Double Taxation Relief Manual: Guidance by country: United States of America: Pensions from 2003
Article 17 in the new Agreement is a fairly standard pensions article, which provides for the taxation of pensions and other similar remuneration only in the state of residence of the beneficial owner. But there are two provisions that have generated particular interest. The new Agreement applies from 1st January 2004 for US taxes and 6th April 2003 for UK Income Tax.
Paragraph 1(a) sets out the general rule above. For this purpose, a payment is treated as a pension or other similar remuneration if it is a payment under a pension scheme, as defined at Article 3(1)(o).
However, the residence state, under paragraph 1(b), must exempt from tax any amount of such pensions or other similar remuneration that would be exempt from tax in the State in which the pension scheme is established if the recipient were a resident of that State. Thus, for example, a distribution from a US “IRA” to a UK resident will be exempt from tax in the UK to the same extent the distribution would be exempt from tax in the US.
An IRA is a trust (or similar arrangement known as a custodial account) set up for the exclusive benefit of the taxpayer and, on his death, nominated beneficiaries, which satisfies certain conditions imposed by United States tax law. Contributions to an IRA are tax deductible in the United States and the funds can be invested in a wide range of investments. IRA funds can be withdrawn at any time, but if withdrawals are made before the taxpayer reaches the age of 591/2 he must pay an additional penalty tax of 10% unless he is disabled.
IRAs: Years up to 2002/03
The UK tax position for income tax years up to and including 2002/2003 is as follows;
Provided that the taxpayer has not nominated a beneficiary to receive the balance of the IRA on his death, the trust is transparent for UK tax purposes. Income of the IRA trust is chargeable as it arises, unless the Remittance Basis applies (see IM1560 et seq). The nomination of a beneficiary creates a settlement within the terms of the provisions of ICTA88/S672. In such a case the taxpayer is liable to UK Income Tax under Case VI of Schedule D on the IRA income arising in the tax year (ICTA88/S675).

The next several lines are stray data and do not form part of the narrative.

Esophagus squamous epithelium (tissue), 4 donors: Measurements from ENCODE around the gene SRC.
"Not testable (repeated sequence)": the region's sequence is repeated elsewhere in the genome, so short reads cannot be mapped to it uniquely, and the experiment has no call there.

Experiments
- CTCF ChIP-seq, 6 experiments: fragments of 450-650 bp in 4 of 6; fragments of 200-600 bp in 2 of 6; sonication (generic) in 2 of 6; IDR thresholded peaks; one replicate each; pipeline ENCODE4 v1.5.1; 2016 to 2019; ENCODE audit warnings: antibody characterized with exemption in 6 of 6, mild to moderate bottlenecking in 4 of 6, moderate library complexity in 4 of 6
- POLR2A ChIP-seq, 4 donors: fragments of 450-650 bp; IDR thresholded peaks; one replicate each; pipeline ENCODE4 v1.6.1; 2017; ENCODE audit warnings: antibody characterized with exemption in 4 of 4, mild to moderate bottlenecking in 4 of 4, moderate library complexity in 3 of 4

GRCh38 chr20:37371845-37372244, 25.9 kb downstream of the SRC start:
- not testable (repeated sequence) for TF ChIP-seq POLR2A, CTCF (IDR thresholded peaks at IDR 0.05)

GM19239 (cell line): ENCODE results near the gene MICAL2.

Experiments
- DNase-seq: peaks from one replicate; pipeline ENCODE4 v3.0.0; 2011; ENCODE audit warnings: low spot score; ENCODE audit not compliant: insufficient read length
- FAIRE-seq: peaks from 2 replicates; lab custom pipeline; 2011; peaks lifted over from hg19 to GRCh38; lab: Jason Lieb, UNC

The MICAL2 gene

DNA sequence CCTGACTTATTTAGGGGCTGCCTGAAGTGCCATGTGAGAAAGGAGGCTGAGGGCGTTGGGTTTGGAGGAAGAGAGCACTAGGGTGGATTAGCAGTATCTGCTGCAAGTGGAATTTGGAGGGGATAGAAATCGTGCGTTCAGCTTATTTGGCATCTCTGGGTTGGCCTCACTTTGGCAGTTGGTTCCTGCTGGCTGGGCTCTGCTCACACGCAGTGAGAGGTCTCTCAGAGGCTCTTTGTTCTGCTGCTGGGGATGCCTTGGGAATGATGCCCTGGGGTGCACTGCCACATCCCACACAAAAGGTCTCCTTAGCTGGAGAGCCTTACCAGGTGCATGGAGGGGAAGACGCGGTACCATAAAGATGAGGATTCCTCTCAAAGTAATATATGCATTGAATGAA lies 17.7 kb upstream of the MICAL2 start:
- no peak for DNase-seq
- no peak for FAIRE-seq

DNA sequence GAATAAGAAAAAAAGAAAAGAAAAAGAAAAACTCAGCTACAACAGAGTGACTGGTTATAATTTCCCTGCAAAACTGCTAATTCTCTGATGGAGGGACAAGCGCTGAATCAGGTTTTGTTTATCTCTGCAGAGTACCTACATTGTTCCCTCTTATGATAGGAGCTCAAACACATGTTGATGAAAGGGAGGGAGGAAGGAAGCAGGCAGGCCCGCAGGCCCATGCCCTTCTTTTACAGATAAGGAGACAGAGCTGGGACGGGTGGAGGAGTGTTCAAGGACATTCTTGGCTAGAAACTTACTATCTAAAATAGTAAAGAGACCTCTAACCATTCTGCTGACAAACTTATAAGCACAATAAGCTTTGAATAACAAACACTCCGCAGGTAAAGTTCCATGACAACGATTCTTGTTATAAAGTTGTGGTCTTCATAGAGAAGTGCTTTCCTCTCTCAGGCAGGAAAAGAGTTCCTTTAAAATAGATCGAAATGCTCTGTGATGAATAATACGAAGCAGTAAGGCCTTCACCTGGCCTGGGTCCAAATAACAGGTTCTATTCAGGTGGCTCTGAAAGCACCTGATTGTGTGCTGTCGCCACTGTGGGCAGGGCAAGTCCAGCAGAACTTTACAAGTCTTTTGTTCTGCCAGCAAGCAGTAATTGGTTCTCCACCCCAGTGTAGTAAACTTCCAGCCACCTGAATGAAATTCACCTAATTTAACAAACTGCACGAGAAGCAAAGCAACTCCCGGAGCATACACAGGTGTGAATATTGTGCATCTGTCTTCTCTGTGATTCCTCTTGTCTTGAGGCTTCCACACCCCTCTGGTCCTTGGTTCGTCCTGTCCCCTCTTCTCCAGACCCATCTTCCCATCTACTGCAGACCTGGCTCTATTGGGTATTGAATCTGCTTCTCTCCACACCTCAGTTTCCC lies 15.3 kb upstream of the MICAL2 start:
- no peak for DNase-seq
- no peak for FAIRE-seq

Whether or not a beneficiary has been nominated, an IRA is a bare trust for the purposes of TCGA92/S60. The taxpayer is therefore chargeable to United Kingdom Capital Gains Tax in respect of any chargeable gains arising on the disposal of IRA investments. Changes in IRA investments will generally involve acquisitions and disposals of chargeable assets by the taxpayer.
Withdrawals from an IRA do not of themselves give rise to a charge to Income Tax or Capital Gains Tax, but they will often be preceded by the disposal of IRA investments (including the conversion of dollars to sterling) giving rise to a chargeable gain or an allowable loss.
IRAs: Year 2003/04 et seq.
This will not be the position for years 2003/04 onwards. The new Agreement takes precedence and this will mean that no liability will arise until it would have done so under US tax law. Under US law, this will be when distributions are made. As indicated above, this will generally not be before age 591/2 but must be before age 701/2. The important point to note is that income will no longer be assessable in the UK on the basis of income arising within the IRA.. Any case of doubt or difficulty should be referred to HMRC, Customs & International, Tax Treaty Team.
Under the old Agreement, a lump-sum payment from a pension scheme was taxable only in the country of residence. So if an individual moved from the US to the UK before receiving a lump sum from a US pension scheme, they would be taxable on the lump sum neither in the US (because of the treaty) nor in the UK (which does not tax lump sums anyway).
The new provision prevents this occurring by providing that a lump-sum payment derived by a resident of one State from a pension scheme established in the other State shall be taxable only in that other State.
The provision preserves the exemption from income tax of a lump sum relevant benefit where it is paid by a UK approved pension scheme to a beneficial owner who is a US resident. However, Article 1(4) will apply in respect of US citizens as the provisions of Article 17(2) are not amongst those listed at Article 1(5). So the US are able to tax lump sums received by US citizens from UK schemes.